Second, it seeks strengthens key tools used to fight forest fires. The IIJA establishes a new statutory categorical exclusion for fuelbreaks, which are barriers used to slow the progression of wildfires. This means that the Forest Service or the Bureau of Land Management no longer need prepare environmental impact statement for these procedures, which in the past have slowed down or even ended fuelbreak efforts altogether.6

Criticism

There has been criticism from some environmental groups who claim that the bill does not going far enough to address the significant role of traditional infrastructure in addressing the climate crisis. Additionally, these groups claim that some elements of the bill exist to entrench fossil fuels as a primary energy source for years to come. Grassroots movements like Greenpeace USA and the Sunrise Movement have taken to referring to the package as “the Exxon Infrastructure Bill” in order to demonstrate the influence the fossil fuel and oil industry played in crafting the legislation.7, 8 According to the U.S. Chamber of Commerce, the infrastructure bill energy provisions direct funding for traditional fossil fuels.9 Environmentalists also note that the package does not come close to delivering on President Biden’s pledge to halve emissions by 2030.

Conclusions

The Infrastructure Investment and Jobs Act is a $1.2 trillion-dollar package that addresses traditional infrastructure investments and some climate and forest provisions. For example, the bill funds clean energy transmission, climate resiliency programs, charging stations for electric vehicles, and reforestation and forest management efforts. However, the bill has been criticized by environmental groups that claims it does too little to address climate change, and that the legislation contains pro-fossil fuel provisions. While the package will influence some elements of our climate in direct ways, the larger and more expansive Build Back Better Act would contain more ambitious and influential policies related to climate and the environment.

 

Sources

  1. Sprunt, B. (2021). Biden says final passage of $1 trillion infrastructure plan is a big step forward. NPR News. Retrieved from https://www.npr.org/2021/11/05/1050012853/the-house-has-passed-the-1-trillion-infrastructure-plan-sending-it-to-bidens-des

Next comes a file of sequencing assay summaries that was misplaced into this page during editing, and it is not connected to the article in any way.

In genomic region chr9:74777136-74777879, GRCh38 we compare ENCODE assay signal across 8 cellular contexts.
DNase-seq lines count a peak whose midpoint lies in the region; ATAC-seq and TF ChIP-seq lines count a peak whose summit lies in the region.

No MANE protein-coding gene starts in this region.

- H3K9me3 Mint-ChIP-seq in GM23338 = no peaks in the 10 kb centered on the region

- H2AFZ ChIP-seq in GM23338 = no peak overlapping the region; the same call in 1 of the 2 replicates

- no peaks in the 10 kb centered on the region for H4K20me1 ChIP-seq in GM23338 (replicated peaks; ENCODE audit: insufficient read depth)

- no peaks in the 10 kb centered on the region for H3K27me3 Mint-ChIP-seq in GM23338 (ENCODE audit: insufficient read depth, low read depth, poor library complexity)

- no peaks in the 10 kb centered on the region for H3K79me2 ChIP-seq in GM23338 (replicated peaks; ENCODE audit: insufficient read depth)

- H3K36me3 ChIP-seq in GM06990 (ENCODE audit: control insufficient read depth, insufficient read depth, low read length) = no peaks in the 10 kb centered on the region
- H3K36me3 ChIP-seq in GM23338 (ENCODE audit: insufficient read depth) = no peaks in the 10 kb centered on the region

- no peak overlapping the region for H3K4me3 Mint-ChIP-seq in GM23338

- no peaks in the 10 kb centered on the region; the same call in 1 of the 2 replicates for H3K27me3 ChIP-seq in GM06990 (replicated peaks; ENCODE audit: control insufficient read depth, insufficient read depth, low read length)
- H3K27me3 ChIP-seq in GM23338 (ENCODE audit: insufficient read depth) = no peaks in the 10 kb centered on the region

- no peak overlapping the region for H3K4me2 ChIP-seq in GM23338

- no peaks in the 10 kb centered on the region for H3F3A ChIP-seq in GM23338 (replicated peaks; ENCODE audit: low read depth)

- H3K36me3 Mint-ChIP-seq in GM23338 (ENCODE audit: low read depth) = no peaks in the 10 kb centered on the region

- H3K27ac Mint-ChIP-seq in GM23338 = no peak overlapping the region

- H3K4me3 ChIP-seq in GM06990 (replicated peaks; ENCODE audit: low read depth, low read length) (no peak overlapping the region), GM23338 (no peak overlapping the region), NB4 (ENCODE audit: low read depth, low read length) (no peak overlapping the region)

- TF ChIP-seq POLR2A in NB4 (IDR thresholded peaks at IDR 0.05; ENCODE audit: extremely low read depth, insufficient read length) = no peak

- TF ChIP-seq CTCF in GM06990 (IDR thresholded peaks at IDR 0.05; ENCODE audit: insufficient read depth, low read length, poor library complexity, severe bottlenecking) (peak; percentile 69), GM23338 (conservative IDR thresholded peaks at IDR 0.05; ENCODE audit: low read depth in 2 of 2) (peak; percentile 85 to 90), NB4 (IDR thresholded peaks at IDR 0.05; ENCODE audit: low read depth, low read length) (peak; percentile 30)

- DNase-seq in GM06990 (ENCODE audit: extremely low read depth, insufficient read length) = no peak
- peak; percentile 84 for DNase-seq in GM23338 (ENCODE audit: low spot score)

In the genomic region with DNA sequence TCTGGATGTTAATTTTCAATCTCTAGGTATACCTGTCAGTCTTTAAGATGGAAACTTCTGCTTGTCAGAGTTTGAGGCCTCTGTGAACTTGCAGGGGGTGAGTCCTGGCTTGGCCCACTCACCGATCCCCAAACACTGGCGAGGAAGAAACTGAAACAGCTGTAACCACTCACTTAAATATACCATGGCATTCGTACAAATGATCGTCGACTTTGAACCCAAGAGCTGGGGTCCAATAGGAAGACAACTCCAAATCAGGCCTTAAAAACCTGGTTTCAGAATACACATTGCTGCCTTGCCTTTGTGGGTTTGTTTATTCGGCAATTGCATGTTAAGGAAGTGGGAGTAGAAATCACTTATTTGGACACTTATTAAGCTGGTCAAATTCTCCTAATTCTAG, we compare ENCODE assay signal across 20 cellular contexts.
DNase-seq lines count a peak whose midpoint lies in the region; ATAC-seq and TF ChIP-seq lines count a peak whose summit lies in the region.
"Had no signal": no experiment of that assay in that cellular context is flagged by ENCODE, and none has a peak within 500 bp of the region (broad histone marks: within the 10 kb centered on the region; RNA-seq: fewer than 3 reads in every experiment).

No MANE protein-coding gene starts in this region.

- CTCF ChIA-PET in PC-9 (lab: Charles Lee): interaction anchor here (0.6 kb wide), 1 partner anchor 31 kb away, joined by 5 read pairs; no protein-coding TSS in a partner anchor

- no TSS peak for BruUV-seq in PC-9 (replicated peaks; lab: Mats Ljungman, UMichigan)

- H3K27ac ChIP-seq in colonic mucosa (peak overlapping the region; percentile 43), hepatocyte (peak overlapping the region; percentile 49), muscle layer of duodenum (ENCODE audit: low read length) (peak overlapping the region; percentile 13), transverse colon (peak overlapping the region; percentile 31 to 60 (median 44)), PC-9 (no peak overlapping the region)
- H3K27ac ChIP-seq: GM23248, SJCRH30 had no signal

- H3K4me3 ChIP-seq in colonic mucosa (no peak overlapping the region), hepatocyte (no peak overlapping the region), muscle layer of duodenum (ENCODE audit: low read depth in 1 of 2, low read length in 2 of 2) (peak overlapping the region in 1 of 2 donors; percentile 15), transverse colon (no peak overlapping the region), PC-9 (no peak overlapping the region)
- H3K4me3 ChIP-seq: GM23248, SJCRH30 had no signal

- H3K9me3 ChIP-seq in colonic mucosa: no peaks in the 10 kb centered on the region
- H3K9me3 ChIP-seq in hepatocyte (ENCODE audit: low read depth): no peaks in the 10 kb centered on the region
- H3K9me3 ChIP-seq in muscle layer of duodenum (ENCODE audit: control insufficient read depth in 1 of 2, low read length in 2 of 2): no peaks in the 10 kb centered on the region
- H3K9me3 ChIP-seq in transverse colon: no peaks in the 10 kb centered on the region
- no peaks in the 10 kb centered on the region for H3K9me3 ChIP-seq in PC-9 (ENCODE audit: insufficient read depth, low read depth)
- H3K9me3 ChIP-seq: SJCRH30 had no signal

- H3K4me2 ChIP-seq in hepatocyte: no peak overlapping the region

2. The White House. (2021). FACT SHEET: The Bipartisan Infrastructure Deal Boosts Clean Energy Jobs, Strengthens Resilience, and Advances Environmental Justice. Retrieved from https://www.whitehouse.gov/briefing-room/statements-releases/2021/11/08/fact-sheet-the-bipartisan-infrastructure-deal-boosts-clean-energy-jobs-strengthens-resilience-and-advances-environmental-justice/
  3. United States, Congress. (2021). Infrastructure Investment and Jobs Act. Retrieved from https://www.congress.gov/bill/117th-congress/house-bill/3684/text
  4. Smith, A. (2021). 2020 U.S. billion-dollar weather and climate disasters in historical context. National Oceanic and Atmospheric Association. Retrieved from https://www.climate.gov/disasters2020
  5. Halvorson, B. (2021). Infrastructure bill: $7.5B towards nationwide network of 500,000 EV chargers. Green Car Reports. Retrieved from https://www.greencarreports.com/news/1134092_infrastructure-bill-7-5b-toward-nationwide-network-of-500-000-ev-chargers
  6. Pollack, J., Fite, L. (2021). The Infrastructure Act Brings New Funding, New Policies to Federal Forest and Wildfire Management. American Bar Association. Retrieved from https://www.americanbar.org/groups/environment_energy_resources/publications/fr/20211214-the-infrastructure-act-brings-new-funding/
  7. Kruse, T. (2021). Greenpeace USA response to Bipartisan Infrastructure Bill. Greenpeace USA. Retrieved from https://www.greenpeace.org/usa/news/greenpeace-usa-response-to-bipartisan-infrastructure-bill/
  1. Jefferson, N. (2021). What’s Happening With BBB. Sunrise Movement. Retrieved from https://www.sunrisemovement.org/movement-updates/whats-happening-with-bbb/
  2. S. Chamber of Commerce. (2021). The Bipartisan Infrastructure Bill: Fact vs. Fallacy. Retrieved from https://www.uschamber.com/infrastructure/the-bipartisan-infrastructure-bill-fact-vs-fallacy